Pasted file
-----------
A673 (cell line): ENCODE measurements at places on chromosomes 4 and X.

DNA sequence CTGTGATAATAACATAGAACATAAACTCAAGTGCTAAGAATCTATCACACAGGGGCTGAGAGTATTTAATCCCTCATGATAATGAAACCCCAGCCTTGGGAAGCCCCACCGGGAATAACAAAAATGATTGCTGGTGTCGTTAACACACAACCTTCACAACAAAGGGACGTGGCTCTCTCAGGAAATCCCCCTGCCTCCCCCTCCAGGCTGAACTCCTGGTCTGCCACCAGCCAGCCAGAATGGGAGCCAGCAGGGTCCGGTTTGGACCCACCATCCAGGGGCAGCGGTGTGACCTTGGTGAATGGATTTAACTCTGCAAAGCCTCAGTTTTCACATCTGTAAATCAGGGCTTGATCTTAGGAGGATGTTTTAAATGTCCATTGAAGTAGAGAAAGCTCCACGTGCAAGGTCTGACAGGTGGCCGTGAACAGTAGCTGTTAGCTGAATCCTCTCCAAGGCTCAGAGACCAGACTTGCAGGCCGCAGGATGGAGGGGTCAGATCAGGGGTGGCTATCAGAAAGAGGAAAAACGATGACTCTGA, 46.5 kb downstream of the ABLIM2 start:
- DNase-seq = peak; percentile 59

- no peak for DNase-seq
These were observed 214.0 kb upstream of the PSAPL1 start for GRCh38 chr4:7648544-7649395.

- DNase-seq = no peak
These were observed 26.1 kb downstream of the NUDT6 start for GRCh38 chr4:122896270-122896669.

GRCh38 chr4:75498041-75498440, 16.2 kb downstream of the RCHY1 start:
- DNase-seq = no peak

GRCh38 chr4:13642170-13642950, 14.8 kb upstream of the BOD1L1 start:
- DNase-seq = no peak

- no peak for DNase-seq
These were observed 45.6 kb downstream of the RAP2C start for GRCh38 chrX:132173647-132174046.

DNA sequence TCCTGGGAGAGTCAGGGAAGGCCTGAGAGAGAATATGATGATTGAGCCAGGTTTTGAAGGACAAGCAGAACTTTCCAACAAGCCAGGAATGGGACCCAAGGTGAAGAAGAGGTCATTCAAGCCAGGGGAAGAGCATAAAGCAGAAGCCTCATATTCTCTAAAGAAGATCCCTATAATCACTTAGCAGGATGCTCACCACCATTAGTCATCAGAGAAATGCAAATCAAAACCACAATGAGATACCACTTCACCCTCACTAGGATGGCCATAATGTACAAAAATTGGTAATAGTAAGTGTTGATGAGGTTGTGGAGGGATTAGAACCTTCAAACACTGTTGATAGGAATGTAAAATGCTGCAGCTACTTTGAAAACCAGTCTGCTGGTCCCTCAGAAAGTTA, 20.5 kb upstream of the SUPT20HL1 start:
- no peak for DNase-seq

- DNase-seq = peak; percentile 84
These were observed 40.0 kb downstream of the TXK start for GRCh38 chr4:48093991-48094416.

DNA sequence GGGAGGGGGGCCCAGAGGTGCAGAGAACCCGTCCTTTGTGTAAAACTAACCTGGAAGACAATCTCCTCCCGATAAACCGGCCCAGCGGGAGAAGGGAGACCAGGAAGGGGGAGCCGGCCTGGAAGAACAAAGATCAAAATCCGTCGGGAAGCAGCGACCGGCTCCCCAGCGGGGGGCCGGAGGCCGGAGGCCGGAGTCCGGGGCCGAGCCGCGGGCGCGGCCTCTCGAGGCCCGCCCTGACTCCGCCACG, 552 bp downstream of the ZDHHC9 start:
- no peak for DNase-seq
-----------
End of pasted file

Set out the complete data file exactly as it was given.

A673 (cell line): ENCODE measurements at places on chromosomes 4 and X.

DNA sequence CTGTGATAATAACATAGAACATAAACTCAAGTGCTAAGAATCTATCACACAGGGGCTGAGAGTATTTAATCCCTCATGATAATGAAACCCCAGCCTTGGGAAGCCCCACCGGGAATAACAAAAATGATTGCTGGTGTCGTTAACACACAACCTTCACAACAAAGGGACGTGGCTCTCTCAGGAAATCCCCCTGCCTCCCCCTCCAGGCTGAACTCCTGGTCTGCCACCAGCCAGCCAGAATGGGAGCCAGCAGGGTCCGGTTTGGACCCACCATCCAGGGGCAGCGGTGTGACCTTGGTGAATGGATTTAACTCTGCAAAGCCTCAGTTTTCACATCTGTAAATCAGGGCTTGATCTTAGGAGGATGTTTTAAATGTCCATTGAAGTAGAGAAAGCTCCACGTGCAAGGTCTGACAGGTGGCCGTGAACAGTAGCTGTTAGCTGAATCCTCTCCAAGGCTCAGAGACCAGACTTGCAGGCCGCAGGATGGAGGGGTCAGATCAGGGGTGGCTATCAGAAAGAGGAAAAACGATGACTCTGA, 46.5 kb downstream of the ABLIM2 start:
- DNase-seq = peak; percentile 59

- no peak for DNase-seq
These were observed 214.0 kb upstream of the PSAPL1 start for GRCh38 chr4:7648544-7649395.

- DNase-seq = no peak
These were observed 26.1 kb downstream of the NUDT6 start for GRCh38 chr4:122896270-122896669.

GRCh38 chr4:75498041-75498440, 16.2 kb downstream of the RCHY1 start:
- DNase-seq = no peak

GRCh38 chr4:13642170-13642950, 14.8 kb upstream of the BOD1L1 start:
- DNase-seq = no peak

- no peak for DNase-seq
These were observed 45.6 kb downstream of the RAP2C start for GRCh38 chrX:132173647-132174046.

DNA sequence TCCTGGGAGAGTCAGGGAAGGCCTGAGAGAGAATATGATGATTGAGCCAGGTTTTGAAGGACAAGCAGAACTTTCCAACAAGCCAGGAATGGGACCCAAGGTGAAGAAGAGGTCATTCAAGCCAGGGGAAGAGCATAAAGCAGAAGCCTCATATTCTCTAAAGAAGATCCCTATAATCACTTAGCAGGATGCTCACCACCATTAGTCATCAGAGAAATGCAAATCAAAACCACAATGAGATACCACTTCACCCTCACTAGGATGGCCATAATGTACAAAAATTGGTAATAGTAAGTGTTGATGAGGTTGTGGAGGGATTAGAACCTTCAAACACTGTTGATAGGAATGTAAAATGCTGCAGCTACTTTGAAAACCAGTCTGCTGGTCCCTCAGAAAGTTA, 20.5 kb upstream of the SUPT20HL1 start:
- no peak for DNase-seq

- DNase-seq = peak; percentile 84
These were observed 40.0 kb downstream of the TXK start for GRCh38 chr4:48093991-48094416.

DNA sequence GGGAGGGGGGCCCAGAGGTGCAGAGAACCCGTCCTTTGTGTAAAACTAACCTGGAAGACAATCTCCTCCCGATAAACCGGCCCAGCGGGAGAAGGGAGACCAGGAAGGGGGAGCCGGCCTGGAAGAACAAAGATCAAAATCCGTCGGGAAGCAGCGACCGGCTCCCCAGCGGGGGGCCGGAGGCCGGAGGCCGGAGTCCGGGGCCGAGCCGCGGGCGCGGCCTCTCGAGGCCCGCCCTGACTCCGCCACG, 552 bp downstream of the ZDHHC9 start:
- no peak for DNase-seq